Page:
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Max Weber, Rationality and Modernity

Edited by Sam Whimster, Dr Scott Lash

Routledge – 2006 – 304 pages

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  • Add to CartPaperback: $49.95
    978-0-415-48954-6
    October 9th 2008
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    978-0-415-40215-6
    August 24th 2006

Description

This book brings together leading figures in history, sociology, political science, feminism and critical theory to interpret, evaluate, criticize and update Weber's legacy. In a collection of specially commissioned pieces and translated articles the Weberian scholarship recognizes Max Weber as the figure central to contemporary debates on the need for societal rationality, the limits of reason and the place of culture and conduct in the supposedly post-religious age.

In Part 1, Wolfgang Mommsen, Wilhelm Hennis, Guenther Roth and Wolfgang Schluchter provide a full and varied account of the theme of rationalization in the world civilizations. In Part 2 Pierre Bourdieu and Barry Hindess critically examine Weber's social action model, and Johannes Weiss and Martin Albrow address the putative 'crisis' of Western rationality. In Part 3 Jeffrey Alexander, Ralph Schroeder, Bryan Turner, Roslyn Bologh and Sam Whimster scrutinize Weber's understanding of modernity with its characteristic plurality of 'gods and demons'; they focus on its implications for individuality and personality, the body and sexuality, feminism and aesthetic modernism. Part 4 turns to politics, law and the state in the contemporary world: Colin Gordon on liberalism, Luciano Cavalli on charismatic politics, Stephen Turner and Regis Factor on decisionism and power and Scott Lash on modernism, substantice rationality and law.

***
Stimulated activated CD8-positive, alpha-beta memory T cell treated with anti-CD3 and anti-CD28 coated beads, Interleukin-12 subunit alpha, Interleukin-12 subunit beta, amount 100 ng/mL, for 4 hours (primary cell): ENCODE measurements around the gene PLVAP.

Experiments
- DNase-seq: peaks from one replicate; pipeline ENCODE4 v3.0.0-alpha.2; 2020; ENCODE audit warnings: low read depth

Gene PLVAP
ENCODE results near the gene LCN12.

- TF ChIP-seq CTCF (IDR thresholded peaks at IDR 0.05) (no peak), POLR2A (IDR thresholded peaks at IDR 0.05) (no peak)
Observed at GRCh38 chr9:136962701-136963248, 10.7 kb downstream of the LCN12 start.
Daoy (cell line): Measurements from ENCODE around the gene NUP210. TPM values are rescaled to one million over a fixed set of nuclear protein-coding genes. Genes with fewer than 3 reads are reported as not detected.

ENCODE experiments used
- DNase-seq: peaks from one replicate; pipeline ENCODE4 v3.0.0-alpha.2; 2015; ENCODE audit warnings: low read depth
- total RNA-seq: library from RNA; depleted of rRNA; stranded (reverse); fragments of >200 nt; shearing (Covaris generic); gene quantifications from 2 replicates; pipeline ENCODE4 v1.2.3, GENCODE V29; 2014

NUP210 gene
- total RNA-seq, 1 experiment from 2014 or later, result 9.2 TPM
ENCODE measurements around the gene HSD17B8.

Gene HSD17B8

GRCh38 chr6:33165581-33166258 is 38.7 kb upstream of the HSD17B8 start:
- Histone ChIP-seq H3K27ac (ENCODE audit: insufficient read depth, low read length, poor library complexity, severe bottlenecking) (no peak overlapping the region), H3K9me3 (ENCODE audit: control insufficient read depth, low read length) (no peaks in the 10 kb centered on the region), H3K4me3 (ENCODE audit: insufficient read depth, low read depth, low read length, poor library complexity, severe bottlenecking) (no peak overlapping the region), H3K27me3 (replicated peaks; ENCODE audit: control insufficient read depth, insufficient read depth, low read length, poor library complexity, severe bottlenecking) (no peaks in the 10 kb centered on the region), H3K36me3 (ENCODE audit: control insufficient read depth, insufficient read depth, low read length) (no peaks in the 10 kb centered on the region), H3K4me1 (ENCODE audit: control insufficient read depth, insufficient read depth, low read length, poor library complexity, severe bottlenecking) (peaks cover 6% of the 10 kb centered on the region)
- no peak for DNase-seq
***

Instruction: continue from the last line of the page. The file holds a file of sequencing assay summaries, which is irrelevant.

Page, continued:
This book was first published in 1987.

Name: Max Weber, Rationality and Modernity (Paperback)Routledge 
Description: Edited by Sam Whimster, Dr Scott Lash. This book brings together leading figures in history, sociology, political science, feminism and critical theory to interpret, evaluate, criticize and update Weber's legacy. In a collection of specially commissioned pieces and translated...
Categories: Social Class, Sociology of Knowledge, Theory & Political Sociology, Classical Social Theory